Support for @Factory annotation in JBoss Seam?

I was wondering if it was possible to the @Factory annotation in Seam supported like the @Name and @Role annotation. I guess the factory component pattern is commonly used.
That would be so nice...Also, is there some sort of in depth support planned for Seam? I'd love to see that. I think Seam pretty much goes with Idea's motto "Develop with pleasure" :), together this could be a very powerful combination.

Tino

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Here's a vote to NOT supporting seam. In time, the webbeans JSR will be completed and seam's proprietory bits will go away, so you're better off supporting that instead.

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What kind of support should Idea offer for @Factory?
@Factory does not define a context variable. Rather it instructs Seam that the annotated
method should be used to initialize another context variable - most often one that is
defined by a @DataModel annotation.
IDEA already understands @DataModel.

Maxim Mossienko has been very fast in resolving specific issues I had with Seam support:
http://www.jetbrains.net/jira/secure/IssueNavigator.jspa?reset=true&&pid=10132&component=10772&sorter/field=priority&sorter/order=ASC

If you have specific problems, you should probably file a Jira issue.

I have not tested component definitions using components.xml (I only ever use annotations).

tino wrote:

I was wondering if it was possible to the @Factory annotation in Seam supported like the @Name and @Role annotation. I guess the factory component pattern is commonly used.
That would be so nice...Also, is there some sort of in depth support planned for Seam? I'd love to see that. I think Seam pretty much goes with Idea's motto "Develop with pleasure" :), together this could be a very powerful combination.

Tino

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Hani Suleiman wrote:

Here's a vote to NOT supporting seam. In time, the webbeans JSR will be completed and seam's proprietory bits will go away, so you're better off supporting that instead.


In time? Given the JCP it's unlikely that we see a final spec this decade.

Also I'm pretty sure that WebBeans will look almost exactly like Seam (minus some advanced stuff that
will be made available as 'vendor extensions').
Just look at what happened with Hibernate and JPA.
If Idea has support for Seam it will be a snap to implement solid support for WebBeans.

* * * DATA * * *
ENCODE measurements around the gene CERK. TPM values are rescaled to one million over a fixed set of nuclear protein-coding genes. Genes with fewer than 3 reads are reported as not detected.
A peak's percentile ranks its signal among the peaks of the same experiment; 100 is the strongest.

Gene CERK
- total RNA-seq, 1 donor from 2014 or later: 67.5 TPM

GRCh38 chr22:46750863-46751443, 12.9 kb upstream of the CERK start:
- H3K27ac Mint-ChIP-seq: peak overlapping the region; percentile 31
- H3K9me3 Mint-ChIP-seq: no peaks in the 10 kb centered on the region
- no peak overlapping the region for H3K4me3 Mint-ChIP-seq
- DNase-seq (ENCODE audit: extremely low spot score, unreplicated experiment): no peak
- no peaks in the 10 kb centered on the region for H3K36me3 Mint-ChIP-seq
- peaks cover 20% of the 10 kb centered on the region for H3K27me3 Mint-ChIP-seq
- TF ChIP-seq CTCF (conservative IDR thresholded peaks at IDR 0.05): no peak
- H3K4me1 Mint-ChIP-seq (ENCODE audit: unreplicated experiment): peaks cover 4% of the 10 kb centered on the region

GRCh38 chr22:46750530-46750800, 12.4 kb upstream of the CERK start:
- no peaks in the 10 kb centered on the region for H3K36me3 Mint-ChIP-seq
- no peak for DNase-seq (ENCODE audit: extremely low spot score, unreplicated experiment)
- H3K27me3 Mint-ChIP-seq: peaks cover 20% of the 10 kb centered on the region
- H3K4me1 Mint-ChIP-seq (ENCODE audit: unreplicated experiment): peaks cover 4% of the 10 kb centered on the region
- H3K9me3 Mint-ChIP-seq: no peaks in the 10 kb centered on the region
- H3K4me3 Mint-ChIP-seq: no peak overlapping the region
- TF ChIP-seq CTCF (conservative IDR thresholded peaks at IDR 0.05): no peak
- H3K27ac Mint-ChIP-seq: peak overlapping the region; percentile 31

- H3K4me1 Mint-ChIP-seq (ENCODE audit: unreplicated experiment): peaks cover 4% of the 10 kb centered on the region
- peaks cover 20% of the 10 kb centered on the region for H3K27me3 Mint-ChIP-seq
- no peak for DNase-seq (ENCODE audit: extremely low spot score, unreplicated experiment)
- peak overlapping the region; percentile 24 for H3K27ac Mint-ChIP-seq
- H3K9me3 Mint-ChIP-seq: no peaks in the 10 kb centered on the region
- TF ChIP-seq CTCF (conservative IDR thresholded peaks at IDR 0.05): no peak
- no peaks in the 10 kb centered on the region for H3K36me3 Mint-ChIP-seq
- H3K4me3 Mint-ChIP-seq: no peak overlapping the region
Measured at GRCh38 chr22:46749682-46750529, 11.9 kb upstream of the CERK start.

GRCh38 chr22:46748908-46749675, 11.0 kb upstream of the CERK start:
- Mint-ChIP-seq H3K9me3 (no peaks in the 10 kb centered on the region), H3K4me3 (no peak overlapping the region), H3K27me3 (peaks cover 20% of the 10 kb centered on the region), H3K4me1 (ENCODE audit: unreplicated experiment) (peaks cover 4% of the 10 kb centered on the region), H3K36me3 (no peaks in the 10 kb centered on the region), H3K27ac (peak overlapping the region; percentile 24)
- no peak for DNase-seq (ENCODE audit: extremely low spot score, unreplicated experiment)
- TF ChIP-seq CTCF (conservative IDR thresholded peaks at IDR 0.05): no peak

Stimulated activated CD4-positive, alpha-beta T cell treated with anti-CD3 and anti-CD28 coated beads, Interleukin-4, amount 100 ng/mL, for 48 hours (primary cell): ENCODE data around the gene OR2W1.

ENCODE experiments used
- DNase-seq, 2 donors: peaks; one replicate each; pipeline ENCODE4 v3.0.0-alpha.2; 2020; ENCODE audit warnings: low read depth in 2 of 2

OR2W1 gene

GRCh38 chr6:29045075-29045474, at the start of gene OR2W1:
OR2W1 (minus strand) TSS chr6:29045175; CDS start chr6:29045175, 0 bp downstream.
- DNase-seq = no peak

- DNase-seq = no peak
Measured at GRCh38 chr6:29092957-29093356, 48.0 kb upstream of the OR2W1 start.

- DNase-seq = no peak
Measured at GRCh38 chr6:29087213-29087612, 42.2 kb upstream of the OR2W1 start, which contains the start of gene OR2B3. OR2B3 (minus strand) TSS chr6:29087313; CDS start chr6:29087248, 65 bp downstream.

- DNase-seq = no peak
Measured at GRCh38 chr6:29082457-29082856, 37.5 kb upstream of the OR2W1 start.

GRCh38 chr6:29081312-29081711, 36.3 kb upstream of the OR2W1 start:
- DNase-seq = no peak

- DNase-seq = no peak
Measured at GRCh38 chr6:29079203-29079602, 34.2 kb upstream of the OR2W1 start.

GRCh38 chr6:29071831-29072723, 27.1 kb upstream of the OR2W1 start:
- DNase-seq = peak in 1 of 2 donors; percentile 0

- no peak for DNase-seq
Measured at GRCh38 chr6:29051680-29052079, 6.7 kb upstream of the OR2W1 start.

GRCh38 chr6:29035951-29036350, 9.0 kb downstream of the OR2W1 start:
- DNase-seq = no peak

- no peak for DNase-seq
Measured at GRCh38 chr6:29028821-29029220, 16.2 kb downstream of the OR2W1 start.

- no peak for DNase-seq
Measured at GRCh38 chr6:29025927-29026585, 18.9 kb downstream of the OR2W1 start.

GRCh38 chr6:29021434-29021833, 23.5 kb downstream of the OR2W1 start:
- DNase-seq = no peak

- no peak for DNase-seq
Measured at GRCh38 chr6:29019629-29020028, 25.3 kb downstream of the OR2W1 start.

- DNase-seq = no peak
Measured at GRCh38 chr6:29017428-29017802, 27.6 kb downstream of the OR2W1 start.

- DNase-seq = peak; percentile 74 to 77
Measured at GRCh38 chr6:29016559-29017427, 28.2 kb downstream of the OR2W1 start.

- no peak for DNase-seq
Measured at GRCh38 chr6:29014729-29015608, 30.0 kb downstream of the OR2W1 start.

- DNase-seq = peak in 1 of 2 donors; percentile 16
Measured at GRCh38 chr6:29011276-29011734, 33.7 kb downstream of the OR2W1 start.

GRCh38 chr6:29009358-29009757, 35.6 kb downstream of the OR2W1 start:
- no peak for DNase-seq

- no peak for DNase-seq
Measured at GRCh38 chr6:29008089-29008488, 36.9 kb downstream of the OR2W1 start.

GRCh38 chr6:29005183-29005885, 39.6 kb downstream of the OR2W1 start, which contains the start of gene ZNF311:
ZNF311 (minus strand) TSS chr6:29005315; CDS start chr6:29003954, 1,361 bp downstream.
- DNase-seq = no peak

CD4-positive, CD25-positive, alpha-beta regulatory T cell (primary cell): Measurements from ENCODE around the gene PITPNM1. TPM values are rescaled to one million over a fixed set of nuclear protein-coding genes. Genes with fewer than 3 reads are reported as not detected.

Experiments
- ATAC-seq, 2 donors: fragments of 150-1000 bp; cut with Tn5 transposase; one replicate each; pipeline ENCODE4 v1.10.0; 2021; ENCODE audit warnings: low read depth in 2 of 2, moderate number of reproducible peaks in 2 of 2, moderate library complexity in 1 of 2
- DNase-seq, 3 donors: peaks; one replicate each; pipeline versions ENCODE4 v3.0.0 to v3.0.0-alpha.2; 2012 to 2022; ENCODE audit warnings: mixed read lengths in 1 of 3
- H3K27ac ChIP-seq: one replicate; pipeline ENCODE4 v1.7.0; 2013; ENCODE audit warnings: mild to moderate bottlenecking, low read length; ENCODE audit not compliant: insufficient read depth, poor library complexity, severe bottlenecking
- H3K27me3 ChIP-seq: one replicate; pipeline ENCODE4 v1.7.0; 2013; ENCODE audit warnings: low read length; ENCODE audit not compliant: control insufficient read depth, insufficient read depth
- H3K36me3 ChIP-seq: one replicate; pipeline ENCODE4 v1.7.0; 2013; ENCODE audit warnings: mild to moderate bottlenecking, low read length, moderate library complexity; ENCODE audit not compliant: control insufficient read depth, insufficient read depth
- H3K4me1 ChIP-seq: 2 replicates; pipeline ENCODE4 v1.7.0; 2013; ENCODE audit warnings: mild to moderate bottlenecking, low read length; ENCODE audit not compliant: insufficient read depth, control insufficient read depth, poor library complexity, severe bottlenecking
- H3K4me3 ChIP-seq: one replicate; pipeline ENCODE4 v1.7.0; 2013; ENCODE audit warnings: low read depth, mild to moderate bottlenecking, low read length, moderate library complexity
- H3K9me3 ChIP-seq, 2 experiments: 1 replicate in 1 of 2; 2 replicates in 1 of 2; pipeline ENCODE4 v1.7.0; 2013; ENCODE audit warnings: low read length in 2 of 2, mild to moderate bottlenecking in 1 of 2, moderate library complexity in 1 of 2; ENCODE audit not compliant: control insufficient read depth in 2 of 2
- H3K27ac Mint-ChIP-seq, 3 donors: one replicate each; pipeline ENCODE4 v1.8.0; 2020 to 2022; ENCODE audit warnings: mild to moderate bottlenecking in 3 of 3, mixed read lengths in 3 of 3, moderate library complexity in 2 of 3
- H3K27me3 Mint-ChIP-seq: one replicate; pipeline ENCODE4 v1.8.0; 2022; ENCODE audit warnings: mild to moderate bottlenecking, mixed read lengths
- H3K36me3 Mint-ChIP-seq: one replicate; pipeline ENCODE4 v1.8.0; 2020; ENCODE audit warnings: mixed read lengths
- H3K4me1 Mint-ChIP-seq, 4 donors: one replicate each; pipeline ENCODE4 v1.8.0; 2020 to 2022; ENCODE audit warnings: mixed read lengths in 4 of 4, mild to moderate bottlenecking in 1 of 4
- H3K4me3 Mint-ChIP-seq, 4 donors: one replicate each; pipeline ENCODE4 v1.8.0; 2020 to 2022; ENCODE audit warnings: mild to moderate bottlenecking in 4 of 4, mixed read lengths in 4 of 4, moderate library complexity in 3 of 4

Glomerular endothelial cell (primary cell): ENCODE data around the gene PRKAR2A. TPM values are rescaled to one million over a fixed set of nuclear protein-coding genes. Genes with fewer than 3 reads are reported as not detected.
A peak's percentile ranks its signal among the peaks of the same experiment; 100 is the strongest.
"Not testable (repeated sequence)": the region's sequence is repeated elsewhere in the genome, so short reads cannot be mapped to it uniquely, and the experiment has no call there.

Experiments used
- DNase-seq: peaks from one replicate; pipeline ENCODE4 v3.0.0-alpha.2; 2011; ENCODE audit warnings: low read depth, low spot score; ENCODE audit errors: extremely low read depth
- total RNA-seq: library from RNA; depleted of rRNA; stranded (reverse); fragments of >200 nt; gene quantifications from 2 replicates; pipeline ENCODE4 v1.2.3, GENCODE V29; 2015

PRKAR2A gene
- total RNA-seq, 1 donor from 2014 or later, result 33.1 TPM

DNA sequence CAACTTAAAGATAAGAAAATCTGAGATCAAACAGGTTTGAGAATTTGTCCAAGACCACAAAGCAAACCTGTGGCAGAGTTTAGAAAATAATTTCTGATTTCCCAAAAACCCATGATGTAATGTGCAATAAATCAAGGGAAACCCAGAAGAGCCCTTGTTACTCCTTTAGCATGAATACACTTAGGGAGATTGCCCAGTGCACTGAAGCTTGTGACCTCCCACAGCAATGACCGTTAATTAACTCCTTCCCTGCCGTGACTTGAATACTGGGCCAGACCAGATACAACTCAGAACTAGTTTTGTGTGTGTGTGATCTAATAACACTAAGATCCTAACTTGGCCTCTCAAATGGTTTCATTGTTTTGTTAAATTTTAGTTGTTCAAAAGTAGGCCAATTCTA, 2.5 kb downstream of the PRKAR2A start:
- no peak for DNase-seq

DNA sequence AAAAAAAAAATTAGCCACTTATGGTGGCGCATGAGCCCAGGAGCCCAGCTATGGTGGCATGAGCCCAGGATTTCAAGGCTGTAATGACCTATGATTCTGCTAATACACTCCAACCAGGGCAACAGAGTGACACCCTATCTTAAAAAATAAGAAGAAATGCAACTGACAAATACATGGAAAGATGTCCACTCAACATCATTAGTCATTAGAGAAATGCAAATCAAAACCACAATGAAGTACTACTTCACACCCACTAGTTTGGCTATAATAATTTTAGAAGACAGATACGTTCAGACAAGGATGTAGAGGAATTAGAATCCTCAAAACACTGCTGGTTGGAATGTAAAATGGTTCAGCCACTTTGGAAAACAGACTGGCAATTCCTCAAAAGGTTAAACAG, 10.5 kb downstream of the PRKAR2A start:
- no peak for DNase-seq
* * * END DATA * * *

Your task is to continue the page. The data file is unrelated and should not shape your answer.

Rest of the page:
Besides Idea's Seam support is already quite advanced.

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In time? Given the JCP it's unlikely that we see a
final spec this decade.

What an idiotic thing to say, given that active specs are usually completed in just over a year, on average.

Just look at what happened with Hibernate and JPA.


Again, nonsense. Hibernate's annotations are derived from JPA, not the other way around. The ideas and approach of Hibernate (and toplink, and kodo) went into JPA. Tools that supported Hibernate needed a lot of work to support JPA.

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Hani Suleiman wrote:
>> In time? Given the JCP it's unlikely that we see a
>> final spec this decade.
>>

What an idiotic thing to say, given that active specs are usually completed in just over a year, on average.

>> Just look at what happened with Hibernate and JPA.


Again, nonsense. Hibernate's annotations are derived from JPA, not the other way around. The ideas and approach of Hibernate (and toplink, and kodo) went into JPA. Tools that supported Hibernate needed a lot of work to support JPA.

Do you have some facts to match the fervor of your statements?

Some JSRs (just more or less randomly choosen - in fact I ommited a couple
of JSRs that seem just dead):

JSR 221 (JDBC 4.0): May 2003 - Dec 2006
JSR 919 (JavaMail Maintenance): Mar 2002 - may 2006
JSR 914 (JMS Errata): May 2001 - Dec 2003
JSR 907 (JTA): Jul 2000 - Nov 2002
JSR 245 (JSP 2.1): May 2004 - Nov 2006
JSR 277 (JavaTM Module System): Started Jun 2005, now (a year later) there is at least an Early Draft Review